A gritty thriller about a sleazy personal injury lawyer.

White Elephant

In the vast, poverty-stricken and highly dangerous Buenos Aires slum that is the Villa Virgen, two men – bothfriends, both Catholic priests, both deeply respected by the local community for their tireless endeavours on behalf of the poor and the dispossessed – take very different paths in their struggle against violence, corruption and injustice.

Julian uses his political connections to oversee the construction of a hospital. Nicolas has joined Julian following the failure of a project in the jungle, after paramilitary forces assassinated members of the local community. Deeply troubled, he is facing a profound crisis of faith – faith in himself, faith in the ability of the Catholic Church to protect the interests of the poor, faith in God.

Between them is Luciana, an attractive atheist social worker who works alongside Julian but begins to grow closer to Nicolas, exacerbating doubts about his vocation.

Ravaged by constant struggle, torn apart by the conflicting interests of rival drug cartels, venal political ambitions, rampant police corruption and the basic needs of the people, the Villa is a place of ever-growing tensions. When work on the hospital is stopped by ministerial order, things reach boiling point and a riot erupts.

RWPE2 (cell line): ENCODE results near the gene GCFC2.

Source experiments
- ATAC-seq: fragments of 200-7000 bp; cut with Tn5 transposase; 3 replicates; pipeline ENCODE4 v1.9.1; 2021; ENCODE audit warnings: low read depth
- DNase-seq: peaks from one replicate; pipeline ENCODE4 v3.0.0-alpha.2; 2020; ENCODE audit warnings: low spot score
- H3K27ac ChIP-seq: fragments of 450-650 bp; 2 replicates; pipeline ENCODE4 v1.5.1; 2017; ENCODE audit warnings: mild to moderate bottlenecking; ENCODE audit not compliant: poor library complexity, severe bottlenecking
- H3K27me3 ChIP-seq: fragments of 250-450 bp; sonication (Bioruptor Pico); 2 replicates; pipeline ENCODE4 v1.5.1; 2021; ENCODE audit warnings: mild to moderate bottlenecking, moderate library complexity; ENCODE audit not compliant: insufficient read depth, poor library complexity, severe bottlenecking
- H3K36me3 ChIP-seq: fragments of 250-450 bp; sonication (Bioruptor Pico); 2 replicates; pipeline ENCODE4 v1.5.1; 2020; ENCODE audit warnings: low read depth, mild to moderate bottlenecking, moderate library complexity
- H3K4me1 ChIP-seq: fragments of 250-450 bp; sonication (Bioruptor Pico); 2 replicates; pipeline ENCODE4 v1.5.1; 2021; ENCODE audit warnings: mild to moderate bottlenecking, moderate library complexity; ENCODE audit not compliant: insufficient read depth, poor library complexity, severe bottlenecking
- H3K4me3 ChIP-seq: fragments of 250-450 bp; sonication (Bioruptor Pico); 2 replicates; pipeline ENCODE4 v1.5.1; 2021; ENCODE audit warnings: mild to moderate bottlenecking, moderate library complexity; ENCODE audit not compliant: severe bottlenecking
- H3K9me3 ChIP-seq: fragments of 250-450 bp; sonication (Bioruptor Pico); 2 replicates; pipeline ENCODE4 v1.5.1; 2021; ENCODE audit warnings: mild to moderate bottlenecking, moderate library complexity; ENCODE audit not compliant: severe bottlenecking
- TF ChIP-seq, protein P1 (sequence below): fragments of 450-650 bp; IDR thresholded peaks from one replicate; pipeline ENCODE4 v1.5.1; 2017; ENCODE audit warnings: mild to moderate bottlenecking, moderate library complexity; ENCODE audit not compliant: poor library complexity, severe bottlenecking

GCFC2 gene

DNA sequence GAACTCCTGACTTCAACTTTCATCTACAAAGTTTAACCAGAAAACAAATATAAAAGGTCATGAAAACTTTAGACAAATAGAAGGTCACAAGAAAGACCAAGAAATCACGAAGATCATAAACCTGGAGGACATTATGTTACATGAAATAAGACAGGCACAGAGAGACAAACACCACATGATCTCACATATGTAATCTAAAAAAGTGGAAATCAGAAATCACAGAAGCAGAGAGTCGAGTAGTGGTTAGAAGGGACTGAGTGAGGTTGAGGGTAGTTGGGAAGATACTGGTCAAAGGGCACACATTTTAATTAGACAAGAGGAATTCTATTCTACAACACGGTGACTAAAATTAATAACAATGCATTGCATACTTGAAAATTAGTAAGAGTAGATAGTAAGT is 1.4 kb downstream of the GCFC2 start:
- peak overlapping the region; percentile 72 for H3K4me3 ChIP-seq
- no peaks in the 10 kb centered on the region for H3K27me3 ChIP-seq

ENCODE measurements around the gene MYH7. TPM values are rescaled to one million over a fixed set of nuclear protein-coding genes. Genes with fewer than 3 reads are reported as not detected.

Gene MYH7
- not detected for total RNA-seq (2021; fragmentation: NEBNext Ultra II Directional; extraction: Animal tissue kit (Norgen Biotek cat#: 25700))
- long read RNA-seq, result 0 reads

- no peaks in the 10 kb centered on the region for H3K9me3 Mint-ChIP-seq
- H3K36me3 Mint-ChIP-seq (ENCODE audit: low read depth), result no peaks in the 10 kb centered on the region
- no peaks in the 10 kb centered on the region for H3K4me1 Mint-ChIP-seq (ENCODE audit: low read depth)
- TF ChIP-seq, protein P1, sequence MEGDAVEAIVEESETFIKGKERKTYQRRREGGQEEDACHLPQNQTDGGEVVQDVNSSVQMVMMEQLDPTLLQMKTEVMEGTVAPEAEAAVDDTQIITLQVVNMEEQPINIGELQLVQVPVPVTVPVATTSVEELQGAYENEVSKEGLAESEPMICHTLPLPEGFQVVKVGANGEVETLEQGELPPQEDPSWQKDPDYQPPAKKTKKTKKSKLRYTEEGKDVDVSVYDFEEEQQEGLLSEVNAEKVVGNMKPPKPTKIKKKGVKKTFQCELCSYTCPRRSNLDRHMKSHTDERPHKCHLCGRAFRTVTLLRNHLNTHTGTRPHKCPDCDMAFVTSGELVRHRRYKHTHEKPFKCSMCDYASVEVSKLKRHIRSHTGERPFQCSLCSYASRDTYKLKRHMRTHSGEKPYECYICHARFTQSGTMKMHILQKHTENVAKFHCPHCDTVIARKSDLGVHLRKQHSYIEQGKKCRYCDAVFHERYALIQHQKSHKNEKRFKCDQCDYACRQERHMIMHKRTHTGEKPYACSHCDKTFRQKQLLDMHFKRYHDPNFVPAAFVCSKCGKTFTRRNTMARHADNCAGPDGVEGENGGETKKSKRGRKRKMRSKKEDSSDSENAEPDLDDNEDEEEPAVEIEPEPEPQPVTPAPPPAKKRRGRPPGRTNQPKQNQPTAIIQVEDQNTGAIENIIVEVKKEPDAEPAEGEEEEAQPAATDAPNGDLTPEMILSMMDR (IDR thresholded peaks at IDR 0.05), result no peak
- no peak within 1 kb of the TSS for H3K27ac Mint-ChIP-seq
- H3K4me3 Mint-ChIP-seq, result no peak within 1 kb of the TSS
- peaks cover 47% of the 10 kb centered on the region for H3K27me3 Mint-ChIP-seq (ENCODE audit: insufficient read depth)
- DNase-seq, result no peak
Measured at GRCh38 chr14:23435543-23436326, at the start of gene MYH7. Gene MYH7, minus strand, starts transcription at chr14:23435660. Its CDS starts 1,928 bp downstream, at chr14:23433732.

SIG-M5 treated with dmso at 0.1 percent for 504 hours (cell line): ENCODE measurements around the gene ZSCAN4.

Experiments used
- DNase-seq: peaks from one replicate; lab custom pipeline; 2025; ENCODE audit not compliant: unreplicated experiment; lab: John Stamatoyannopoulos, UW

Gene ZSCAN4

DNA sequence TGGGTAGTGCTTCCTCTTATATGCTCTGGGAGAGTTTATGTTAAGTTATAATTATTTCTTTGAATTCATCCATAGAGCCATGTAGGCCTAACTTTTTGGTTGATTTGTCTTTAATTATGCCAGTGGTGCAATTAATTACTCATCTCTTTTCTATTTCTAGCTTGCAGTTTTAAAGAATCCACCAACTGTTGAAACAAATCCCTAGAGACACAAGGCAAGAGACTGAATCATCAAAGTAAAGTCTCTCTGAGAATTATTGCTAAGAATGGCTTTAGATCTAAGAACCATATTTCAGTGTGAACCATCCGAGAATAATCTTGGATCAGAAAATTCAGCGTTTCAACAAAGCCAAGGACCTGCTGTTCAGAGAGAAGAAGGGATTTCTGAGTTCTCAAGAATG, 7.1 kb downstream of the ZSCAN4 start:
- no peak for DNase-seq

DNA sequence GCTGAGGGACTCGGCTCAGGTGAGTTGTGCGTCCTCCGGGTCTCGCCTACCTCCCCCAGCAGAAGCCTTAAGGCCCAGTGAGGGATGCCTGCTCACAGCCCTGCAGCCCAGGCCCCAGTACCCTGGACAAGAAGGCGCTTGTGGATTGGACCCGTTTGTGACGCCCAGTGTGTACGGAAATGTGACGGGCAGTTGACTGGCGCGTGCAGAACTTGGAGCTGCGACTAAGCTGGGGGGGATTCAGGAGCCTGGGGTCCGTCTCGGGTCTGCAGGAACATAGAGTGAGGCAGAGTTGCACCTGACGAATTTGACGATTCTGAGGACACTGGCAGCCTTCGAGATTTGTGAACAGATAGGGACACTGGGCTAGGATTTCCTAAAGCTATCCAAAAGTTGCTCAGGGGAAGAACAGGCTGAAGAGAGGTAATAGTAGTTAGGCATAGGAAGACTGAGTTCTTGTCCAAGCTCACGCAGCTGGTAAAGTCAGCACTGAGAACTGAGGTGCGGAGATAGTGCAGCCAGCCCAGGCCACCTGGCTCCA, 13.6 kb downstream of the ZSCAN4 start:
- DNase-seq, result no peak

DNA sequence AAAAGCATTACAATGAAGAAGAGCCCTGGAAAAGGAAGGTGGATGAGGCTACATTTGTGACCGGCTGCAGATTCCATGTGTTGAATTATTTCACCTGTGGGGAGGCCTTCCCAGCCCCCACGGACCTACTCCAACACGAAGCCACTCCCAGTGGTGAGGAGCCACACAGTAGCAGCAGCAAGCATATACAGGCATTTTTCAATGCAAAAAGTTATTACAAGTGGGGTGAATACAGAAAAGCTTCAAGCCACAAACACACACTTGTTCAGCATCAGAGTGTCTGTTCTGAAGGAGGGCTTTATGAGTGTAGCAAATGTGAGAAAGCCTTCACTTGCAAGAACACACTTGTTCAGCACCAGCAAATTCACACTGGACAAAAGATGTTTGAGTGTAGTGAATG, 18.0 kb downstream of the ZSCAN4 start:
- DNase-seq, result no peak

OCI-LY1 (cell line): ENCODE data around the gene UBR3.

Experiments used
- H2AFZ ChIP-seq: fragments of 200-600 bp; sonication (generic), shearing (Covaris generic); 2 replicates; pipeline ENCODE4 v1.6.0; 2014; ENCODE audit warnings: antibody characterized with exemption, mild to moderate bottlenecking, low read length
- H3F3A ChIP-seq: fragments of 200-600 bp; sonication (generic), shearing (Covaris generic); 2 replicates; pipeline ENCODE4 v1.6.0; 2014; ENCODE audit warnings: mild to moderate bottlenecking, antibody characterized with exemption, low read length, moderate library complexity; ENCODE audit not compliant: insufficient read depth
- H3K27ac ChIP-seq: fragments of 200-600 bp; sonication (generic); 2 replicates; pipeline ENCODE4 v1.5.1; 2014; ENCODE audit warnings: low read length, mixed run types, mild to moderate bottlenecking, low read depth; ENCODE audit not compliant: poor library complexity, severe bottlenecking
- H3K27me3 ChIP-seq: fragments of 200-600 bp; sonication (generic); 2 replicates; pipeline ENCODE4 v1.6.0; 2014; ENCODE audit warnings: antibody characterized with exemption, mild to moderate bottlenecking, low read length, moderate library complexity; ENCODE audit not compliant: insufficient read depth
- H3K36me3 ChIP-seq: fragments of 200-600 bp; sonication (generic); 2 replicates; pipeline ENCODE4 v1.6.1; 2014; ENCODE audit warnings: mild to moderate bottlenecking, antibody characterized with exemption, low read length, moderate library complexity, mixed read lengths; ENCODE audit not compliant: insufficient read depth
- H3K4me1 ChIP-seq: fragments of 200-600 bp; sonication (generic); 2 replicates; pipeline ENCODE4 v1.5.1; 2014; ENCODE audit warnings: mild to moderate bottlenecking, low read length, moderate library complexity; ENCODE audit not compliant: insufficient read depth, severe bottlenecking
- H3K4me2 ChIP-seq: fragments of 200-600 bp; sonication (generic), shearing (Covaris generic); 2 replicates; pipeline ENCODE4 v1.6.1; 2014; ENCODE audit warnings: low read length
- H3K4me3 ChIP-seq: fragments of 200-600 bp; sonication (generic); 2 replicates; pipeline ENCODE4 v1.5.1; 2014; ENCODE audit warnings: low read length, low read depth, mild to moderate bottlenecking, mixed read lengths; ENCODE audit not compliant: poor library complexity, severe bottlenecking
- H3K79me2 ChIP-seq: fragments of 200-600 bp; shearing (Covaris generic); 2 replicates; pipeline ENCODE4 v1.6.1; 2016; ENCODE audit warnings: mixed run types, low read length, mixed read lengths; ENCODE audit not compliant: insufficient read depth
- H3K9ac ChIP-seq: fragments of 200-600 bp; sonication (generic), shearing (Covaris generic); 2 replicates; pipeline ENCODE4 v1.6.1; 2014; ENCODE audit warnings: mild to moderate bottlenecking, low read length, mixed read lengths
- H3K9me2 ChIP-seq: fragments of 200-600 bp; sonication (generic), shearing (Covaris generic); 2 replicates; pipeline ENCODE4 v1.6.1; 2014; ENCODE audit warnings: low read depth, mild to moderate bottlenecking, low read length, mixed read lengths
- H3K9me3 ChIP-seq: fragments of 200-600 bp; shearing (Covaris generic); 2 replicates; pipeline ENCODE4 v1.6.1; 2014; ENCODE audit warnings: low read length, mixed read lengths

For Julian and Nicolas, the moment of reckoning – the final test of friendship and faith – arrives in a chapel where they find themselves protecting a neighbourhood youth on the run from murderous cops… [Synopsis courtesy of Wild Bunch]

Elefante Blanco

Gerónimo is a 45 year old man devastated by a tragic event. His friend Julian tries out afloat by encouraging him to participate in the project of a marginal town near Buenos Aires. Both are Catholic priests who decided to dedicate their life to the poorest: Geronimo in the Third World and Julian in Argentina. While working in Villa Virgen, Geronimo begins to wonder if the Church is the right institution to protect the weak. Julian, meanwhile, decides that the best way to change the lives of the needy people is politics. The counterpoint is Luciana, an atheist lawyer who has a different perspective on social reforms.

The Clan

The new film from Argentine auteur Pablo Trapero (Crane World, White Elephant) recounts the astonishing true story of a seemingly normal middle-class family that trafficked in the kidnapping, ransoming and murder of the wealthy. [Synopsis courtesy of TIFF]